Microsoft fleshed out its cloud computing initiative at its Professional Developers Conference (PDC) yesterday with chief software architect Ray Ozzie, promising it would compete with Amazon's Elastic Compute Cloud (EC2).
Ozzie labelled "services-based operating environment," Windows Azure, and promised a scalable platform on which developers could build and host their applications.
Microsoft is releasing a Community Technology Preview (CTP) of Windows Azure in the US at PDC, and eventually will host the service in global data centres.
Ozzie said a team of Microsoft developers led by Amitabh Srivastava, vice president of Windows Azure team, had begun working on Azure just before Amazon unveiled EC2. He praised Amazon for bringing its offering to market before Microsoft.
"All of us are going to be standing on their shoulders" as the technology industry transitions from offering and using traditional software run in enterprise IT networks to running more applications on the Internet via cloud-computing environments hosted by large vendors, Ozzie said.
However, he noted that Microsoft had "somewhat broader and different objectives" than Amazon in developing Azure, since unlike Amazon, it has the responsibility to support a vast global network of software developers and applications already built on its infrastructure software.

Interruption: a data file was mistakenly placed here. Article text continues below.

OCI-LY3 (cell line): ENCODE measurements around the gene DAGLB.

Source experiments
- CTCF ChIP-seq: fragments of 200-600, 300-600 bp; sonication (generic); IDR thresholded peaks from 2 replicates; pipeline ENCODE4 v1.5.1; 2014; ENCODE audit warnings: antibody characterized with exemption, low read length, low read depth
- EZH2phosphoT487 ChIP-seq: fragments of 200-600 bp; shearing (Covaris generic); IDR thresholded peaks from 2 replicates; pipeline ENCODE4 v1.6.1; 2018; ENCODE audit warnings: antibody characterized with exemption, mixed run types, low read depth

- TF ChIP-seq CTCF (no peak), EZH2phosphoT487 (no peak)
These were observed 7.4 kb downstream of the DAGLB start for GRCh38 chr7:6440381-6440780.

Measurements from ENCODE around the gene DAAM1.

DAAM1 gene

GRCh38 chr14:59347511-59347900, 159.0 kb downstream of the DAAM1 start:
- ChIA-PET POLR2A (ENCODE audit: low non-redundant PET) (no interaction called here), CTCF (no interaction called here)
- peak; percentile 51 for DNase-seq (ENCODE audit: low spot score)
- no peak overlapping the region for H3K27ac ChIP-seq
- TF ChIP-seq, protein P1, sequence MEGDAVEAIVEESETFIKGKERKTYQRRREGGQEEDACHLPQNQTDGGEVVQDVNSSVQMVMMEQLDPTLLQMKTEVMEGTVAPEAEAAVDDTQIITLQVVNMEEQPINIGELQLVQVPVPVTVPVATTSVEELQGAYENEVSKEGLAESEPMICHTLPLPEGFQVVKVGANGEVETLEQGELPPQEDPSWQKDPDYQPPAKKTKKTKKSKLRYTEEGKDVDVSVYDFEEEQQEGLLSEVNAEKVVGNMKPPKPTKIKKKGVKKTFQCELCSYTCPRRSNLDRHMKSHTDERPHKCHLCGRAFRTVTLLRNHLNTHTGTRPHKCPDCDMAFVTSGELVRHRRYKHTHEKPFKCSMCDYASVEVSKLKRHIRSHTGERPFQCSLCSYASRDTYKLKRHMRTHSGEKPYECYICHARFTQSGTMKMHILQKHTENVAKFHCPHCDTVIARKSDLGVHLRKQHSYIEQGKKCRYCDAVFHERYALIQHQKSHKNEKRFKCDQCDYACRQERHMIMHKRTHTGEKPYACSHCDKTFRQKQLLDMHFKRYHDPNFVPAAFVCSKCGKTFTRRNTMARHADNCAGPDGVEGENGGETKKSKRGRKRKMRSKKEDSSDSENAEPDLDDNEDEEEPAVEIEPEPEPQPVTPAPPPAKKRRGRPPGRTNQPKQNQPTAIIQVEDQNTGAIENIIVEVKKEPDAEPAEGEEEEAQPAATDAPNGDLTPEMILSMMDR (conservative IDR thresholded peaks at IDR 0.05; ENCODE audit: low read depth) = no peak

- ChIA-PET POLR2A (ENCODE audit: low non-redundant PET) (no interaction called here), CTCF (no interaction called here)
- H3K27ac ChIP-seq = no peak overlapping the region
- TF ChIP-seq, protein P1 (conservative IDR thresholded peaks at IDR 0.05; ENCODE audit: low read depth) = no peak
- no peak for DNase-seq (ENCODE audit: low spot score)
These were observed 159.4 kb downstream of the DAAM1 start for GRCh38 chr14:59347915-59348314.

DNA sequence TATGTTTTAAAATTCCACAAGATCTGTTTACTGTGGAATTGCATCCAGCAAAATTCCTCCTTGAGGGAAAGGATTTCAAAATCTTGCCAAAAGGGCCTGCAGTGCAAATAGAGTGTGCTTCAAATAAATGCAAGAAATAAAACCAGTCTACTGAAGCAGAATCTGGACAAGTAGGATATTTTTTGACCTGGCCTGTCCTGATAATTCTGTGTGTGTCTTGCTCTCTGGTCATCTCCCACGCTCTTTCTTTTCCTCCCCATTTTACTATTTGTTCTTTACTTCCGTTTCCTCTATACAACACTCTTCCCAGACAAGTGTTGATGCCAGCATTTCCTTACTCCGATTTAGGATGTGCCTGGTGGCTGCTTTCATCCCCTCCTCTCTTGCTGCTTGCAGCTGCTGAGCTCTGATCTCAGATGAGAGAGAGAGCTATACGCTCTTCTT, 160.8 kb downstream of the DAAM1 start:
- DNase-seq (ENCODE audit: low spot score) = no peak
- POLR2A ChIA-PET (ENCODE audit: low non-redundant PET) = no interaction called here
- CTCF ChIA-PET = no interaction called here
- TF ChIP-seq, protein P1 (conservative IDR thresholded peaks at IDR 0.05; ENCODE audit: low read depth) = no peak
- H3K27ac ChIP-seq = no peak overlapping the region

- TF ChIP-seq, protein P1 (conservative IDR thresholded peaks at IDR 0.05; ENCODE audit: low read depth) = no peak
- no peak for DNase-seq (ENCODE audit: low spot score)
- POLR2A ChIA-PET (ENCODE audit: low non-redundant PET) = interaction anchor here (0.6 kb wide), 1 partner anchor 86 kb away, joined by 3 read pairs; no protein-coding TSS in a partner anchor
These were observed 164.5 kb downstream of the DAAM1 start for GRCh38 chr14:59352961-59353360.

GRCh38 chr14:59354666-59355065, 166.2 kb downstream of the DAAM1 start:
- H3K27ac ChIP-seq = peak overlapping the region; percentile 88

Ozzie dipped into the past to show how cloud computing has evolved beyond the virtualisation and utility models that have been present in corporate IT systems for 30 years or more and were pioneered by his former company, IBM.
Previously, companies developed these networks for their own employees and didn't expect to be serving customers and partners outside the firewall, he said. But "things are materially different when building systems to serve the world of the web than it is ... serving those that live in the company's four walls," Ozzie said.
Developers can use Microsoft's familiar .NET tools to build applications on Windows Azure and Microsoft used those tools to develop the environment, said Srivastava. Eventually, Microsoft also will host all of its own web-based services on Azure, he added.
Key to Azure is a Fabric Controller that "manages the lifecycle of the services" that developers build, Srivastava said.
The Fabric Controller "views all of the data centre as fabric of shared hardware resources that can be managed and shared with all the services there," he said. This enables Azure to update developer's applications automatically, sparing them the hassle of updating those applications across individual PCs across the enterprise, Srivastava said.
Windows Azure will also separate applications from the OS layer using Microsoft's virtualisation technology, eliminating the need for updating desktop PCs when updating applications, said Srivastava. This has long been a sore spot for corporate IT teams and has been seen as a stumbling block for enterprises to update to the latest version of the Windows client OS, Windows Vista.
Ozzie did not say when Windows Azure would be generally available, but said Microsoft will be discussing the platform in more detail in the next several days at the show.